Now, in the originals, he says he was one of the greatest devotees of Lord Ram. He did tell Ravan, please don’t do this. And then when finally Ravan said no, you have to do it, he then says, okay, this is my worldly duty. The Great Lord knows I’m just doing it as a part of the role in this human naatak and lord, who is in my heart, will forgive me and that’s exactly what happens. Lord Ram allows some access to Vishnudham, his own abode, and it says because he was true in his heart, in his devotion to the Lord. How many of us know this side of a so-called nasty asura? This is in Tulsidas’ Ramayana, and so when I do transliteration, I give these notes and highlight these aspects so we can’t just take (that) everything ss black and white. There are deeper stories, whom I call as an asura can be the greatest devotee and Lord Ram says, come to my abode. So these widen your perspective as a human being as well.
Sita, is in all different forms, a Sita. Now, Amish writes Sita as the warrior of Mithila. In Telugu, there is a version in Volga’s translation, in which it’s a different aspect. In Malayalam, we have poetry in which Sita is supposed to be the daughter of Ravana and he knew that she will cause his death and so, there are so many stories, you can’t put limits on human imagination or the ability to understand. So I think literature opens up your mind to all possibilities, makes you a better human being.
You have loved translations, and now are a translator yourself. How have things changed, as the tables have turned?
Ministhy S: Yeah, when I was in high school, Ashapurna Devi’s Prothom Protishruti, Bakul Katha, and Subarnolata, I just remember, were so fascinating that my mother had to scold me at night, two o’clock or so, “The light is on” or “Your exam is there, what are you reading?” So translations (got me) hooked. I remember reading Khandekar’s Yayati, from Marathi, translated into Malayalam. A lot of Russian classics we read, translated into Malayalam. So that is a very vibrant culture. Nirmal Verma’s short stories we ended up reading in Malayalam. So that’s how that love for world literature came about.
Now, sometimes I wonder, I don’t remember the names of those translators. But look at that service. So now that I’m a translator, I’m very, very alert about my rights. So originally, our names used to come in the back cover. Now, it has started coming in the front cover, and I’m waiting for the day when the font size is the same as that of the authors. I mean, I think I’m a foster mother, the author is the mother. Both love the kids equally.
I recently got a message from one of my batchmates, he said, Mini, thank you for translating Anti Clock. He’s a Tamilian, so he said, because I would never have had access to this gem. So these are things which make the work (worth it) because there’s a lot of hard work which goes behind the finished product, multiple rounds of editing with the author, with the publisher.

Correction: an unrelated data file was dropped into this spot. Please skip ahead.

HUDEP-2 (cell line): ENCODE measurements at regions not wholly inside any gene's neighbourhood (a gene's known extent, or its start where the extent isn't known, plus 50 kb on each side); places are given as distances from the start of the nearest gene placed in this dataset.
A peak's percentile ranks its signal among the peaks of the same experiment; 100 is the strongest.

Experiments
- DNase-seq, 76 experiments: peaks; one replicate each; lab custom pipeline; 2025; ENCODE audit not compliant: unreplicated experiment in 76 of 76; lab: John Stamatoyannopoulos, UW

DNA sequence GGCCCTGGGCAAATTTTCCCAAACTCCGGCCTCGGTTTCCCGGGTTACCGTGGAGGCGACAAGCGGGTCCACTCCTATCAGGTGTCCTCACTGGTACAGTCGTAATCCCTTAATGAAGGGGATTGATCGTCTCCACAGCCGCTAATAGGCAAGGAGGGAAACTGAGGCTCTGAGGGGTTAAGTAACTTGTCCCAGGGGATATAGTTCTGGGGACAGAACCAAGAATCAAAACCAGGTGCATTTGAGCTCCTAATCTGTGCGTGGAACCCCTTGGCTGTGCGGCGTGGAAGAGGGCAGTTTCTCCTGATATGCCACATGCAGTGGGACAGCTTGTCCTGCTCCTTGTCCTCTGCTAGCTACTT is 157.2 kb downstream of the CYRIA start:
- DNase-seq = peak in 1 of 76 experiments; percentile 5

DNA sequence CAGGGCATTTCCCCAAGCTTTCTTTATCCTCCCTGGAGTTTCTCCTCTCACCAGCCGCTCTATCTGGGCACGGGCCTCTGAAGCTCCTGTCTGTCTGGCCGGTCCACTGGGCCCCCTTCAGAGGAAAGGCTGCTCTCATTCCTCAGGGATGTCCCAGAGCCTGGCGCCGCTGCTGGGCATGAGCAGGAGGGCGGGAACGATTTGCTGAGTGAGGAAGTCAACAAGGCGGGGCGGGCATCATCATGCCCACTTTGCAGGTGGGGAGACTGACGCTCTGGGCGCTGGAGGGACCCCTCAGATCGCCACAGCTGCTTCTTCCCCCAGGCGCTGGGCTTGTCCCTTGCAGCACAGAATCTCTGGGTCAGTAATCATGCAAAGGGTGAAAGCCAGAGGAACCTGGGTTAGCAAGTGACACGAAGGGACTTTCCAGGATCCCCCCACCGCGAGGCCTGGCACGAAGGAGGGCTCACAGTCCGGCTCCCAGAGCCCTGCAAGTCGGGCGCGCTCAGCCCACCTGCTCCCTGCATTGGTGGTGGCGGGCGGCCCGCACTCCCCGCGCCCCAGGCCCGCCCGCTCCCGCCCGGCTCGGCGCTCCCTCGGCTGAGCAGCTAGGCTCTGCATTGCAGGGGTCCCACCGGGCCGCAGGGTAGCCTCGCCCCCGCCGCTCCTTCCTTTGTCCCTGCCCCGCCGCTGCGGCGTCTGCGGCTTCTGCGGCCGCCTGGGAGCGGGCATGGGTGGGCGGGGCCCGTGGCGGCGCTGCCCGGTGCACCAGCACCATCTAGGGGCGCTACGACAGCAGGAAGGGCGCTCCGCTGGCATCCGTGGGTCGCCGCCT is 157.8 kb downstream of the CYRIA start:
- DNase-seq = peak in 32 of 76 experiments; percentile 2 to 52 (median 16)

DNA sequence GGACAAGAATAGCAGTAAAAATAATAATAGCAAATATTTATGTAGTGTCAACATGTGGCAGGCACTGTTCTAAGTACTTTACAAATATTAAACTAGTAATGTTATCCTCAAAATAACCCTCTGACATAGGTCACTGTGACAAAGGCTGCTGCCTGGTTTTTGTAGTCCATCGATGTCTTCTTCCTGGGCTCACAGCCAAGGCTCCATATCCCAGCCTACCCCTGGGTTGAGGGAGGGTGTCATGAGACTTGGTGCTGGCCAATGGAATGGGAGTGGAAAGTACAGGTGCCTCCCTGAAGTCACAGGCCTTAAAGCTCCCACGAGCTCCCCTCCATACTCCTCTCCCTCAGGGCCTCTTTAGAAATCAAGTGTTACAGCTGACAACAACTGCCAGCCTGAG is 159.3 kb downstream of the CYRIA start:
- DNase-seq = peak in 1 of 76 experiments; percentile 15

So there is visible improvement in how translators are treated. Has that changed things like pay?
Ministhy S: Definitely there’s been an improvement. So even today, you cannot survive only as a translator because the pay, the money part, even now it does not all look right. It is time that we have translation courses for doctorate level studies like you’ve got departments in University of Berkeley and all that. It’s time that we encourage it. For example, (a) litfest calling translators, giving them an audience, highlighting it, the awards are going to translators; these are the steps that are absolutely in the right direction and we have, I think, very talented translators from multiple languages. But one real challenge is translating across Indian languages. Now, I have translated Anti-Clock from Malayalam to English. My friend, she’s very good in Bangla, but she is unable to translate it from the Malayalam original. If she translates, it will be from English to Bengali. But even that, I think, should be encouraged rather than wait(ing) for perfection, in which you have a person who knows both Bangla and Malayalam. Well, at least if you have somebody who can take it forward from the English version – we have to start discussing such possibilities.
I’m still not confident in my ka and ki in Hindi to translate into Hindi! It might be too much for me. Probably my kid can do it, she loves literature too. So maybe the next generation, they can translate Hindi novels and Malayalam novels or other work interchangably.
What was the most difficult part of translating Anti-Clock?
Ministhy S: See, the greatest challenge in Anti Clock, it is about this very ironic, detached voice of this very miserable coffin maker, Henry, who has lost his family, but surprisingly erudite and intelligent. Now, Henry, I was telling James recently, if you write down the total number of sentences Henry speaks in the entire 320 (pages), it’ll come to less than one paragraph. The whole novella (is about) thoughts in his mind, and he’s in the present sometime, then he’s in the past, then he goes to the future. To capture the tenses and to capture that steady, clear voice and to maintain it from the first page to the last page, that was a greatest challenge for me.
I did multiple number of editing (rounds). Yeah, but it was worth it in the end.